# Is it possible to classify extensions $G$ of an abelian $A$ by an abelian $N$ such that the map $G\rightarrow A$ is abelianization?

Suppose we have a given action $$\varphi : A\rightarrow\text{Aut}(N)$$ with $$A,N$$ abelian groups. Is it possible describe the isomorphism classes of extensions $$G$$ of $$A$$ by $$N$$ realizing $$\varphi$$ such that the map $$G\rightarrow A$$ is abelianization (ie, such that $$N = G'$$)?

(Without the requirement $$N = G'$$ this is classified by the group cohomology $$H^2(A,N)$$)

Some remarks:

Nontrivial central extensions certainly give examples where classes in $$H^2(A,N)$$ do not necessarily satisfy the condition that $$G' = N$$.

I wonder if there is a condition on $$\varphi$$ which guarantees that every class in $$H^2(A,N)$$ represented by $$G$$ satisfies $$G' = N$$.

When $$A$$ acts trivially on $$N$$, this $$H^2(A,N)$$ has a canonical map $$\Phi$$ into the group $$\mathrm{Hom}(\Lambda^2A,N)$$ ($$\Lambda^2A$$ being the second exterior power, quotient of $$A\otimes_\mathbf{Z}A$$ by the subgroup generated by elements of the form $$x\otimes x$$ when $$x$$ ranges over $$A$$), induced by the commutator map. Given a central extension with cocycle $$c$$, the resulting extension has $$N$$ as derived subgroup iff the corresponding element $$\Phi(c)\in\mathrm{Hom}(\Lambda^2A,N)$$ is surjective.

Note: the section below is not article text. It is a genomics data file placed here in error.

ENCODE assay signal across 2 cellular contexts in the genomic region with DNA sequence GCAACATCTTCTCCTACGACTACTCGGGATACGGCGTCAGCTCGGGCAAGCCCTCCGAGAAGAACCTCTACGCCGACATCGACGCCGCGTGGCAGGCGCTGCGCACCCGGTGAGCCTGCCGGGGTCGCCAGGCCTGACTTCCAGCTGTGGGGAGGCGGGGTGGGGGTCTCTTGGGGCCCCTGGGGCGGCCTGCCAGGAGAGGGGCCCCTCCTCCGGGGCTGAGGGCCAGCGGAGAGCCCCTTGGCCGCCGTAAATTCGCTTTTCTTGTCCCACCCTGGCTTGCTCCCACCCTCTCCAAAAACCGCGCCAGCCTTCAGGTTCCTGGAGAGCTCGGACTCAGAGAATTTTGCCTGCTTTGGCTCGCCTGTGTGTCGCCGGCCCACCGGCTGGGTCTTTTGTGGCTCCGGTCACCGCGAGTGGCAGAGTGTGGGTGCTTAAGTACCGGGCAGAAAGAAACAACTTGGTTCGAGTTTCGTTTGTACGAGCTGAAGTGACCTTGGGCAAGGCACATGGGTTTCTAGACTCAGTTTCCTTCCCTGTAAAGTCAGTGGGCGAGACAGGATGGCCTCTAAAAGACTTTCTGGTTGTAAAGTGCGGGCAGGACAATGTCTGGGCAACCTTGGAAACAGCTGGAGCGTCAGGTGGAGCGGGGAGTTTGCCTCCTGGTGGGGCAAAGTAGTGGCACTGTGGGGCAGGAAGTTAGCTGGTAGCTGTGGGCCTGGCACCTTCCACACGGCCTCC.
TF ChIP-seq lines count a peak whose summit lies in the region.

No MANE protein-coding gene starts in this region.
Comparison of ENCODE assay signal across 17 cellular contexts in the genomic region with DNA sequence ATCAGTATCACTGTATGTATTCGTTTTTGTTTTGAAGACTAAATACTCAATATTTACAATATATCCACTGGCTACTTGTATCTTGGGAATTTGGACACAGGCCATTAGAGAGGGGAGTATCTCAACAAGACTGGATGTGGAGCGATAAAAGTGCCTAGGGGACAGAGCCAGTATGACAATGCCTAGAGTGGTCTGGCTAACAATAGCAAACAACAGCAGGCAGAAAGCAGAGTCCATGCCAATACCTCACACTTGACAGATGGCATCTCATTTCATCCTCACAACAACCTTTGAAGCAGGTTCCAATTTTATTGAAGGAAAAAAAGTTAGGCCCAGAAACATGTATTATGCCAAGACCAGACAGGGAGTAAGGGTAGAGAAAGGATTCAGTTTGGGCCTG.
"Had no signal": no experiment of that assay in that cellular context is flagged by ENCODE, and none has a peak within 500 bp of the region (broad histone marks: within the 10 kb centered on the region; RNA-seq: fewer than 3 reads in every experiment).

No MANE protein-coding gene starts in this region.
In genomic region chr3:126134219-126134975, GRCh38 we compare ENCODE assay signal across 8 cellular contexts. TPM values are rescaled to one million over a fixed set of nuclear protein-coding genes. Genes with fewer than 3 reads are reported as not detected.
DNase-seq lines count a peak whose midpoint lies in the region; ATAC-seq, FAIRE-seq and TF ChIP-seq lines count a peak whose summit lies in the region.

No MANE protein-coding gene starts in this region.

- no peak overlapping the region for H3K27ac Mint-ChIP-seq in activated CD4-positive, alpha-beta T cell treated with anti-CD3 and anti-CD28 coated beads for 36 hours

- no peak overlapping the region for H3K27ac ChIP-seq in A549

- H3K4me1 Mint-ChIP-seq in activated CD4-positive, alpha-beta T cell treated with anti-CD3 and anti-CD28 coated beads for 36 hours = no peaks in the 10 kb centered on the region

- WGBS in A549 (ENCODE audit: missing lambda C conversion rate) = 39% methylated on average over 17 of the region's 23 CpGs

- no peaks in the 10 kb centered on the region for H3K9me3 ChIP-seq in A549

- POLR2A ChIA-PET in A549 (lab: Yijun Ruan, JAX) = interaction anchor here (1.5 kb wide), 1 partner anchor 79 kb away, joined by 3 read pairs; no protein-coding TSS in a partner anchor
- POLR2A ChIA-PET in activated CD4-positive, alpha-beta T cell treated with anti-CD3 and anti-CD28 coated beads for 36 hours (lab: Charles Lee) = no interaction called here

(Remark: there's a canonical inclusion $$\Psi$$ of $$\mathrm{Hom}(\Lambda^2A,N)$$ into $$H^2(A,N)$$ and $$\Phi\circ\Psi=2\mathrm{Id}$$.)
In general, let $$N/M$$ be the co-invariants of the $$A$$-action on $$N$$ (i.e., $$M$$ is generated as a group by the $$\varphi(g)h-h$$, when $$h$$ ranges over $$N$$ and $$g$$ over $$A$$). Then after modding out by $$M$$, every extension as given yields a cocycle in $$H^2(A,N/M)$$ and hence, taking $$\Phi$$ an element in $$f\in\mathrm{Hom}(\Lambda^2A,N/M)$$; then $$N$$ is the derived subgroup iff $$f$$ is surjective.
• @rtz my initial statement was not correct: for instance if the whole extension is abelian, the extension can be non-split. So I rephrased. Also there's no need of reference: the only thing is to observe, given a central extension $Z\to G\to G/Z$, that the commutator map $G\times G\to G$ factors though $G/Z\times G/Z\to G$, and if moreover $G/Z$ is abelian, it yields a map $G/Z\times G/Z\to Z$, which is clearly bilinear and alternating. – YCor Oct 11 at 6:57
• Ah, the thing I was missing was that $(a-1)n$ is a commutator! ($a\in A, n\in N$). I guess there is some relation between this and the Schur multiplier... – stupid_question_bot Oct 11 at 20:50